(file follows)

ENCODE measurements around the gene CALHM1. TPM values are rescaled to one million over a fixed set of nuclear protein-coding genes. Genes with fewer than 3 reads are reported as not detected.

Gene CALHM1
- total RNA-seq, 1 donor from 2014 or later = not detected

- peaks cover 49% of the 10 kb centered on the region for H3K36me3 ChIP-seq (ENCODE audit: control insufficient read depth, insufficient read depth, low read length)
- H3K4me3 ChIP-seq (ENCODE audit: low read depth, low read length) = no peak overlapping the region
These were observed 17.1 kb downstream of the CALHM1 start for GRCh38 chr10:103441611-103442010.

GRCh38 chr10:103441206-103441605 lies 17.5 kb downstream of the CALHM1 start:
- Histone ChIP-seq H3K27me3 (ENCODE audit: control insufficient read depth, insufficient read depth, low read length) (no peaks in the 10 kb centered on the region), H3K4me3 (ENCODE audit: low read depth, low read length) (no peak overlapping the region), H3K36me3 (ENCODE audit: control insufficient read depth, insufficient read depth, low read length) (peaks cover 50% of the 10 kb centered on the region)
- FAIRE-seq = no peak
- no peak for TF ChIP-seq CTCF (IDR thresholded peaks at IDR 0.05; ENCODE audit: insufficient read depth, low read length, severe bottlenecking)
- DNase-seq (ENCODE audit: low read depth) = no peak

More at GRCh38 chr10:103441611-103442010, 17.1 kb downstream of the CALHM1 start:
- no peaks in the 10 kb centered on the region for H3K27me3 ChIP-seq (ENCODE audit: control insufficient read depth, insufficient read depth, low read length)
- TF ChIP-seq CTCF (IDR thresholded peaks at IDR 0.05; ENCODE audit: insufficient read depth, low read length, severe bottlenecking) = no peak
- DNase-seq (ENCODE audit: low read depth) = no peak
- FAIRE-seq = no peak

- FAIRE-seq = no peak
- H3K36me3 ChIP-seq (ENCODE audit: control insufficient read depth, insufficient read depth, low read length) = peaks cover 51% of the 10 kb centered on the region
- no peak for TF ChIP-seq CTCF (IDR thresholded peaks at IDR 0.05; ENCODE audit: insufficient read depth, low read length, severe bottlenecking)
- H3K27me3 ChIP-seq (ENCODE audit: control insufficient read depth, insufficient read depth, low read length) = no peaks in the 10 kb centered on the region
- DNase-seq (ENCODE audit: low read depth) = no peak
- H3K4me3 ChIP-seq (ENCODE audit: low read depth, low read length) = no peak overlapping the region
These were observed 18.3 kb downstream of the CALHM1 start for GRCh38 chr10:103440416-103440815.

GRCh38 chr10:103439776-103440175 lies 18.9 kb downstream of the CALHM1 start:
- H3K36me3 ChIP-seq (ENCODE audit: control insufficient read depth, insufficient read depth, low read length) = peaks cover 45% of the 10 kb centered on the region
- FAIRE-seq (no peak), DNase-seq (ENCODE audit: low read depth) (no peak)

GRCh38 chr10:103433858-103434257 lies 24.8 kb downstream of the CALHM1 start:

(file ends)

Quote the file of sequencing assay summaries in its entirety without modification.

ENCODE measurements around the gene CALHM1. TPM values are rescaled to one million over a fixed set of nuclear protein-coding genes. Genes with fewer than 3 reads are reported as not detected.

Gene CALHM1
- total RNA-seq, 1 donor from 2014 or later = not detected

- peaks cover 49% of the 10 kb centered on the region for H3K36me3 ChIP-seq (ENCODE audit: control insufficient read depth, insufficient read depth, low read length)
- H3K4me3 ChIP-seq (ENCODE audit: low read depth, low read length) = no peak overlapping the region
These were observed 17.1 kb downstream of the CALHM1 start for GRCh38 chr10:103441611-103442010.

GRCh38 chr10:103441206-103441605 lies 17.5 kb downstream of the CALHM1 start:
- Histone ChIP-seq H3K27me3 (ENCODE audit: control insufficient read depth, insufficient read depth, low read length) (no peaks in the 10 kb centered on the region), H3K4me3 (ENCODE audit: low read depth, low read length) (no peak overlapping the region), H3K36me3 (ENCODE audit: control insufficient read depth, insufficient read depth, low read length) (peaks cover 50% of the 10 kb centered on the region)
- FAIRE-seq = no peak
- no peak for TF ChIP-seq CTCF (IDR thresholded peaks at IDR 0.05; ENCODE audit: insufficient read depth, low read length, severe bottlenecking)
- DNase-seq (ENCODE audit: low read depth) = no peak

More at GRCh38 chr10:103441611-103442010, 17.1 kb downstream of the CALHM1 start:
- no peaks in the 10 kb centered on the region for H3K27me3 ChIP-seq (ENCODE audit: control insufficient read depth, insufficient read depth, low read length)
- TF ChIP-seq CTCF (IDR thresholded peaks at IDR 0.05; ENCODE audit: insufficient read depth, low read length, severe bottlenecking) = no peak
- DNase-seq (ENCODE audit: low read depth) = no peak
- FAIRE-seq = no peak

- FAIRE-seq = no peak
- H3K36me3 ChIP-seq (ENCODE audit: control insufficient read depth, insufficient read depth, low read length) = peaks cover 51% of the 10 kb centered on the region
- no peak for TF ChIP-seq CTCF (IDR thresholded peaks at IDR 0.05; ENCODE audit: insufficient read depth, low read length, severe bottlenecking)
- H3K27me3 ChIP-seq (ENCODE audit: control insufficient read depth, insufficient read depth, low read length) = no peaks in the 10 kb centered on the region
- DNase-seq (ENCODE audit: low read depth) = no peak
- H3K4me3 ChIP-seq (ENCODE audit: low read depth, low read length) = no peak overlapping the region
These were observed 18.3 kb downstream of the CALHM1 start for GRCh38 chr10:103440416-103440815.

GRCh38 chr10:103439776-103440175 lies 18.9 kb downstream of the CALHM1 start:
- H3K36me3 ChIP-seq (ENCODE audit: control insufficient read depth, insufficient read depth, low read length) = peaks cover 45% of the 10 kb centered on the region
- FAIRE-seq (no peak), DNase-seq (ENCODE audit: low read depth) (no peak)

GRCh38 chr10:103433858-103434257 lies 24.8 kb downstream of the CALHM1 start: